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By CARL SMITH
The foundation of a board tasked with Unity Park monument nominations was developed when eight residents agreed Saturday to attend such future meetings.
District 5 Supervisor Joe Williams, who moderated yesterdayâ€™s park discussions, will propose the boardâ€™s formation 9 a.m. Monday at the Oktibbeha County Board of Supervisors meeting.
The group will be tasked with overseeing a nomination process to add future local representation on Unity Park monuments. Currently, plaques honoring national civil rights advocates at the green space located behind Mugshots and next to the Oktibbeha County Education Building are covered by tarps. Two plaques remain blank, and residents who attended the past two Unity Park meetings agree local equality advocates must also be memorialized at the park.
In addition to forming the board with those eight meeting attendees, Williams said he will also propose each supervisor be able to nominate two additional members, bringing the boardâ€™s potential size to 18 residents. Future meetings would be held on Saturday afternoons, he said, but supervisors should finalize those plans tomorrow.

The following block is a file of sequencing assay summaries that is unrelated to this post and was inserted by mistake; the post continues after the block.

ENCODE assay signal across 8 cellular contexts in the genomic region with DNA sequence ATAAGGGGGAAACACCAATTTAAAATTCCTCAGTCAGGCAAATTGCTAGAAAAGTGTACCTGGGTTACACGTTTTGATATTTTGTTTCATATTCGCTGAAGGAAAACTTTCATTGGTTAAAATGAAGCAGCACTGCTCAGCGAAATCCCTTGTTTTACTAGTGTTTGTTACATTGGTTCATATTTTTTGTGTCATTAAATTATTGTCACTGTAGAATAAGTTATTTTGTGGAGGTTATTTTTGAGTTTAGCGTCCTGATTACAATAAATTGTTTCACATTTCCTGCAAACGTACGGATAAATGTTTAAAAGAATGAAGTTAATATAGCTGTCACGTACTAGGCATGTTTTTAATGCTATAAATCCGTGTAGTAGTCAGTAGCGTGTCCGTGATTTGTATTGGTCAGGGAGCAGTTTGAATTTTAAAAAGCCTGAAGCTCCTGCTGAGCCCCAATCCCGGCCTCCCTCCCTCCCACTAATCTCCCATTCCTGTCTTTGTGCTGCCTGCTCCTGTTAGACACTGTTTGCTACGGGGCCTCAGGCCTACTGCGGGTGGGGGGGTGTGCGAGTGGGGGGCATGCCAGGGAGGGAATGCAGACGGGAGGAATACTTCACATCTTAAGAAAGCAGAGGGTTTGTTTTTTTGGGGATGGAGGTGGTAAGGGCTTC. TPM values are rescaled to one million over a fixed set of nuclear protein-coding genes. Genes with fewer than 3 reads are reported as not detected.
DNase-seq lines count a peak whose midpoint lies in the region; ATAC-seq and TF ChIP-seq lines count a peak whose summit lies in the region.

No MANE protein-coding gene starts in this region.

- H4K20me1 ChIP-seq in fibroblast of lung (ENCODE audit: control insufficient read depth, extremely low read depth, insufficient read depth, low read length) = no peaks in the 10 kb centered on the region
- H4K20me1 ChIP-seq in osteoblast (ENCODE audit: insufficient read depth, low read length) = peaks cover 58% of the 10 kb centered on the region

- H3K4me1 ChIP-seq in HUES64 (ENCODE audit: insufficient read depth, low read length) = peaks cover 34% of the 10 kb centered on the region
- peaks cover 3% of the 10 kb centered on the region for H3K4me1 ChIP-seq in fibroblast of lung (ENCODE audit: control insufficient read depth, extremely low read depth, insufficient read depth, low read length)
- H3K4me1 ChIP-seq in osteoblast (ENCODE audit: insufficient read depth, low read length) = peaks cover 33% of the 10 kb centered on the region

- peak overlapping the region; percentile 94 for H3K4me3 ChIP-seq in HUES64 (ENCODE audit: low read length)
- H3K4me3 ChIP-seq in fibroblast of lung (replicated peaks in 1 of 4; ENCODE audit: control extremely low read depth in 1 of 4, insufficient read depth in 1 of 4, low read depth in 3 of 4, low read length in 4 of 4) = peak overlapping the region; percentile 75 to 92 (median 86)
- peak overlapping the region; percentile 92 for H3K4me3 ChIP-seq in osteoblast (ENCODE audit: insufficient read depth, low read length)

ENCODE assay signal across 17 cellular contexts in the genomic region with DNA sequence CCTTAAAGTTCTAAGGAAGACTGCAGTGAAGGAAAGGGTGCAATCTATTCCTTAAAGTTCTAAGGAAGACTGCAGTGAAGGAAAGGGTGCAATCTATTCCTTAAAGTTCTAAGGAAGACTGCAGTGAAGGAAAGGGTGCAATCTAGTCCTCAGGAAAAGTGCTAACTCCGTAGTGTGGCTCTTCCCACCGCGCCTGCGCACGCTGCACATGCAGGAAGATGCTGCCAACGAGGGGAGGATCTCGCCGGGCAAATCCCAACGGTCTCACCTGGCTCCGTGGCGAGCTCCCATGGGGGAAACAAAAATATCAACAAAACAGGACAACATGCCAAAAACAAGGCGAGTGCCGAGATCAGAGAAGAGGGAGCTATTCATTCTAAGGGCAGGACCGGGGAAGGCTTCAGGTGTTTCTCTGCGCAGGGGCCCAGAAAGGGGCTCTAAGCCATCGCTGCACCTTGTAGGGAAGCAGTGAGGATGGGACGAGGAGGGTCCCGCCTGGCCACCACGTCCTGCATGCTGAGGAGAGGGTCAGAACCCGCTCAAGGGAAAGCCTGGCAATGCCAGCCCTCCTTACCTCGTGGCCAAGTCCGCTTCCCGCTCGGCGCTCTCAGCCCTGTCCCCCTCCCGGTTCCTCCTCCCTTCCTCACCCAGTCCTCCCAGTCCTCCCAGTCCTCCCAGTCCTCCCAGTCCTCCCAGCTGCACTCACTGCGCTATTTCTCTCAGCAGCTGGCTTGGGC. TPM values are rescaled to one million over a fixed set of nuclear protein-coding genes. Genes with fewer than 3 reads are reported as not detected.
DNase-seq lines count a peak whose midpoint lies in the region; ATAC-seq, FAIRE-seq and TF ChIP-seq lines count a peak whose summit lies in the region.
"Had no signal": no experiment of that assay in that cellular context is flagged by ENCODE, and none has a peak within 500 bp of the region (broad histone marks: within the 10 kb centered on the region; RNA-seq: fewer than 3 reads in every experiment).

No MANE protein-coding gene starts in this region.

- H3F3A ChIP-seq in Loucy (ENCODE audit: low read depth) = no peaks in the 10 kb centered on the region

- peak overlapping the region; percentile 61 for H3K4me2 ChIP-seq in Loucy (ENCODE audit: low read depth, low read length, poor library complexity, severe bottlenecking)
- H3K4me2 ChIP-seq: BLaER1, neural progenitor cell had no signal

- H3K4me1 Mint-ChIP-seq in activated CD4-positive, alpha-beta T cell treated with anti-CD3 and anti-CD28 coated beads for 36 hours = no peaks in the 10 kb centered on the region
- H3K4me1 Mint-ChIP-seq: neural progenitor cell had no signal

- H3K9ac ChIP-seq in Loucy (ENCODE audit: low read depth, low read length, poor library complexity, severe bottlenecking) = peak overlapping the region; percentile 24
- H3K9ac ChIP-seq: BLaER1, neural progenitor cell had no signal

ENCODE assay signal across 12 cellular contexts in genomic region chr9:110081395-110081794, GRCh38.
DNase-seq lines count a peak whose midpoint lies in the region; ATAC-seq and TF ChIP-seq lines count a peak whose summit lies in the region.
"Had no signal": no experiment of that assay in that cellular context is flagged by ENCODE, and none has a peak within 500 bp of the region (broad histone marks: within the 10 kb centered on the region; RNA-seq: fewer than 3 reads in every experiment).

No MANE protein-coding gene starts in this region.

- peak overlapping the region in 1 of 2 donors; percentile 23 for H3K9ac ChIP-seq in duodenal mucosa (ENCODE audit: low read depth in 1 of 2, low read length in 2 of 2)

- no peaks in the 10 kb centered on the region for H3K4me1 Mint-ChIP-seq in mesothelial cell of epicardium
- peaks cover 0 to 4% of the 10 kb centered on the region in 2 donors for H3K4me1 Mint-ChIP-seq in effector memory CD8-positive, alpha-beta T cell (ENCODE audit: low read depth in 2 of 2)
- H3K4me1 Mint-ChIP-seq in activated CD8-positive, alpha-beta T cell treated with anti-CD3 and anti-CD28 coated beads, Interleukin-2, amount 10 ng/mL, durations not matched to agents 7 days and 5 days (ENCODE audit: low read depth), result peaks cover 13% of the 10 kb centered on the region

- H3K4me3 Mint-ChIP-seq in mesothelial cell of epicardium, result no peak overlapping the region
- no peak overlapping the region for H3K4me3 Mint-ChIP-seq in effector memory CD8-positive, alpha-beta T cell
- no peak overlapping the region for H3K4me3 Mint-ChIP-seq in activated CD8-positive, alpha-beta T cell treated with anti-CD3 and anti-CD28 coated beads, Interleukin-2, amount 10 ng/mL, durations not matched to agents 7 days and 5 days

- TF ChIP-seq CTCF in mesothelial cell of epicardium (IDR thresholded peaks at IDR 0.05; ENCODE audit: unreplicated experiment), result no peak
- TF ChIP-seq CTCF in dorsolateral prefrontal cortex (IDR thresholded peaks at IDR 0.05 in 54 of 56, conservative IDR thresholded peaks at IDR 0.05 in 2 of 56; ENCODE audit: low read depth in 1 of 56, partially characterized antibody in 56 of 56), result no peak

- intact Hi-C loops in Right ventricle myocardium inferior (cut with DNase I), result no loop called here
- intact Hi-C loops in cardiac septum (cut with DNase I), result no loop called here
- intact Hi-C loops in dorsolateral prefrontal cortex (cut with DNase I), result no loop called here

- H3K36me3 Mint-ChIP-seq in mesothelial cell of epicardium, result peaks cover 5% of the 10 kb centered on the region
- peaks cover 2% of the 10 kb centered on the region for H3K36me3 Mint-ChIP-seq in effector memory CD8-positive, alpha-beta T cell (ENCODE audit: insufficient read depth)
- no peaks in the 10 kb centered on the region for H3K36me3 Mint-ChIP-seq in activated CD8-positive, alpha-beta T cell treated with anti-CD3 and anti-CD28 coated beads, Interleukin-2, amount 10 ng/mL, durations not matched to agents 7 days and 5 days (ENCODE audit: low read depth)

Williams is expected to serve as the groupâ€™s moderator.
In addition to yesterdayâ€™s meeting, he moderated a similar session Jan. 26 in which attendees suggested the two blank plaques be inscribed to honor three men and three women paramount to the civil rights movement in Oktibbeha County.
During Saturdayâ€™s meeting, attendees suggested the parkâ€™s center plaque â€” a pictureless timeline of local civil rights events that fails to name any historical figures â€” be removed and three plaques honoring Dorothy Bishop, Douglas Conner and Morris Kinsey be placed. Others also said theyâ€™d like to see large collages of local civil rights advocates in Unity Park.
Other names â€” Viola Johnson, Rosa Stewart and Henry Isaac â€” emerged from the previous meeting and were briefly discussed Saturday. Chris Taylor, a spokesperson for the countyâ€™s NAACP chapter, also suggested the board consider memorializing A.D. Johnson, who is said to be the first president of the Oktibbeha County NAACP.
Williams estimated the cost for larger plaques at almost $1,000 per monument.
The board could also consider memorializing other local advocates by inscribing their names on 3-foot plaques which could be placed on the brick facade between the larger monuments, Williams said.